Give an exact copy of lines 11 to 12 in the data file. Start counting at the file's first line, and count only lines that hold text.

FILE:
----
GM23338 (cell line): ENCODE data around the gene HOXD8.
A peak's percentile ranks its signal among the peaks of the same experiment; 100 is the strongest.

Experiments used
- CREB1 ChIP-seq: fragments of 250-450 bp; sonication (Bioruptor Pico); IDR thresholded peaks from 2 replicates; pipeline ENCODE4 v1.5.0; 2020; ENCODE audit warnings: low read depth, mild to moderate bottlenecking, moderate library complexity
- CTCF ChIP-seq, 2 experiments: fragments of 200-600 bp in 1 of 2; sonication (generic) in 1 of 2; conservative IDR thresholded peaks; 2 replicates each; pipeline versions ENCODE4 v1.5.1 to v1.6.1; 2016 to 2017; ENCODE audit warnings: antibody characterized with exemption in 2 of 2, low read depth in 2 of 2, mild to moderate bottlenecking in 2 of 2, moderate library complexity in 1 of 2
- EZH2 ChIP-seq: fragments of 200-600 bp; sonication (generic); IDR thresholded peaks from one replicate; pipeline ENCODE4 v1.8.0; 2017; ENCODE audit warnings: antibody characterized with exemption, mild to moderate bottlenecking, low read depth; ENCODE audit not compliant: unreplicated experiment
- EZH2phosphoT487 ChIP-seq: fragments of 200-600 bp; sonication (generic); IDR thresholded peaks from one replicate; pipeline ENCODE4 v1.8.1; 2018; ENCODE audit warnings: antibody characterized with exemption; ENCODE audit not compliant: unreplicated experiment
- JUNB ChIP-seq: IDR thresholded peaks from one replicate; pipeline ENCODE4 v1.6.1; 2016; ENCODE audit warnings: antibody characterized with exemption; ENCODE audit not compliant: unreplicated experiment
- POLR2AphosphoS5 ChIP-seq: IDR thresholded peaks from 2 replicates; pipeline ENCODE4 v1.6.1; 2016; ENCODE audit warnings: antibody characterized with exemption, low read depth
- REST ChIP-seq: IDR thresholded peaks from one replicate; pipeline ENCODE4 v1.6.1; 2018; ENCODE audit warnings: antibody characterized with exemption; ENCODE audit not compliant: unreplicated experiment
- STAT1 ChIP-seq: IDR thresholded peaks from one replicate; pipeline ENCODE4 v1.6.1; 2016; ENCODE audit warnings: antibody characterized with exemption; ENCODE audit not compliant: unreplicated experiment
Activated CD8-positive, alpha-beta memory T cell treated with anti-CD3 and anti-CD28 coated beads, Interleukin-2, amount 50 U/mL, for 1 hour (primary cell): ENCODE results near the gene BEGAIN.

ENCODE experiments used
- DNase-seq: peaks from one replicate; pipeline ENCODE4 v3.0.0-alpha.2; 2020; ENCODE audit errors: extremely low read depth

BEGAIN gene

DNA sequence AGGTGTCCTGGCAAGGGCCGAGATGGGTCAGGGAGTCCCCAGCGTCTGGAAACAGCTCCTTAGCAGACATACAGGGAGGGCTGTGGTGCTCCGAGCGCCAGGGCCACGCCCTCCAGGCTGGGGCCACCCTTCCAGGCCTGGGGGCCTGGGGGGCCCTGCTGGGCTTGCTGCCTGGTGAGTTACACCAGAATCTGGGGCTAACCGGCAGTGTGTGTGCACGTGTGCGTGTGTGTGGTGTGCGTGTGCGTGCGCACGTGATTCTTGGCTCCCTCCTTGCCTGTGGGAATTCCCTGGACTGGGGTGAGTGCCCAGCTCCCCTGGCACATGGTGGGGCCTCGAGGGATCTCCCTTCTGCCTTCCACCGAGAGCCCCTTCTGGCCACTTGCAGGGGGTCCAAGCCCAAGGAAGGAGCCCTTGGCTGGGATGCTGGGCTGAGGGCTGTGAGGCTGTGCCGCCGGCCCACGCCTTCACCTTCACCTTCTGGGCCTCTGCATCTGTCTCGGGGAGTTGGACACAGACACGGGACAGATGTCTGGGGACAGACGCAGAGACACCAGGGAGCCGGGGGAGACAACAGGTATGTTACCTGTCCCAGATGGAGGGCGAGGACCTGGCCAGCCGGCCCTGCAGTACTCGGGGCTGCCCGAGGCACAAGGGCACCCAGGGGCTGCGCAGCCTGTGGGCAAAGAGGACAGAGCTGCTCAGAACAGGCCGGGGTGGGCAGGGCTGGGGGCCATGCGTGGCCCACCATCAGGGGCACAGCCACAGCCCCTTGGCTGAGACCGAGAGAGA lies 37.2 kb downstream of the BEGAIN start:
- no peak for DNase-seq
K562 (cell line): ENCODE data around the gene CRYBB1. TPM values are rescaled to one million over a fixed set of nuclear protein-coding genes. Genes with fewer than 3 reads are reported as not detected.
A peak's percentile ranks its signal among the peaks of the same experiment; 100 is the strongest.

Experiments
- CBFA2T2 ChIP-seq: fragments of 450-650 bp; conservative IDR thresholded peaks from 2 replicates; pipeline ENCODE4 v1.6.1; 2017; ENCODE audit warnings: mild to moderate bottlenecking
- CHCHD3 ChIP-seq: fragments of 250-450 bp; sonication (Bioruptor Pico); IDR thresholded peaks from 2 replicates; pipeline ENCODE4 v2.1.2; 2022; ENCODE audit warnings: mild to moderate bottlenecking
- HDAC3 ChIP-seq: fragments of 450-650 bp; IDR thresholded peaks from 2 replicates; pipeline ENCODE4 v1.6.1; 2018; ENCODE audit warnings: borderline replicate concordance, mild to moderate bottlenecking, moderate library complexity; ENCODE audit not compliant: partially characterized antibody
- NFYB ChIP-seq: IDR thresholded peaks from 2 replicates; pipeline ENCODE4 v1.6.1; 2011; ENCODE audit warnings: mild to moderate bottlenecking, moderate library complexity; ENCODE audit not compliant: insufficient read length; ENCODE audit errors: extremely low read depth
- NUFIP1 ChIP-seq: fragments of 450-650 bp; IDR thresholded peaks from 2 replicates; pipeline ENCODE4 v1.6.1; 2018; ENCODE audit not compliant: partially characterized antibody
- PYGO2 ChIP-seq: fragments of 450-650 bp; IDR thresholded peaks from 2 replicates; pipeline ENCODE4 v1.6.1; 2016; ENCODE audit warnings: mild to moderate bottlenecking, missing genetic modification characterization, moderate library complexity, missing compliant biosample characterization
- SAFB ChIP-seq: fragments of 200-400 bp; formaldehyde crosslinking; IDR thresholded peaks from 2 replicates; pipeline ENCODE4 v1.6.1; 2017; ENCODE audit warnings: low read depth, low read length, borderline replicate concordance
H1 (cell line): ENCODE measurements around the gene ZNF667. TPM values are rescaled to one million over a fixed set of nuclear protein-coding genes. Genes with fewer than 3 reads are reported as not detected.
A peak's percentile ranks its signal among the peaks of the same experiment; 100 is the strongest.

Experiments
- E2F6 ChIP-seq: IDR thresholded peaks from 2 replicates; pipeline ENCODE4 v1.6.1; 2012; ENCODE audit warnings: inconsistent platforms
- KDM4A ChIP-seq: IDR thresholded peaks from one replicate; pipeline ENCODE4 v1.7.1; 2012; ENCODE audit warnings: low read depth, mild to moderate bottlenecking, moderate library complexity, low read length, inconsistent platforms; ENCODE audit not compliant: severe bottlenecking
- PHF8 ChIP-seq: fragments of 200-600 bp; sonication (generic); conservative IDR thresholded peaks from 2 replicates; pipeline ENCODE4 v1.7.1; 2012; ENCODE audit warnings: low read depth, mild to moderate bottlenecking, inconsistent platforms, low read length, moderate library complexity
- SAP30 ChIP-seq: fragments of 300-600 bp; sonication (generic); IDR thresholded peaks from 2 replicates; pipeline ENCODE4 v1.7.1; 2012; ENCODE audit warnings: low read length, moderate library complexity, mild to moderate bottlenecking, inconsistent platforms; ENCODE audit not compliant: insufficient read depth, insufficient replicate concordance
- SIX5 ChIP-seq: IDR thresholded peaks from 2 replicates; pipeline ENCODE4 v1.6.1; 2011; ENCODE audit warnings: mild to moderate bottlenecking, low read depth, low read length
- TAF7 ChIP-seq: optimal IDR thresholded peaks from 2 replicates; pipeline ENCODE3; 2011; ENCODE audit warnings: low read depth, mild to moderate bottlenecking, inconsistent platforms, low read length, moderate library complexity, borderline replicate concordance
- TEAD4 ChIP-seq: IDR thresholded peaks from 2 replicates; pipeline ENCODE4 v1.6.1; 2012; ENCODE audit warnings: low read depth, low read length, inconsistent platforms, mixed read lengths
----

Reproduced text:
- STAT1 ChIP-seq: IDR thresholded peaks from one replicate; pipeline ENCODE4 v1.6.1; 2016; ENCODE audit warnings: antibody characterized with exemption; ENCODE audit not compliant: unreplicated experiment
Activated CD8-positive, alpha-beta memory T cell treated with anti-CD3 and anti-CD28 coated beads, Interleukin-2, amount 50 U/mL, for 1 hour (primary cell): ENCODE results near the gene BEGAIN.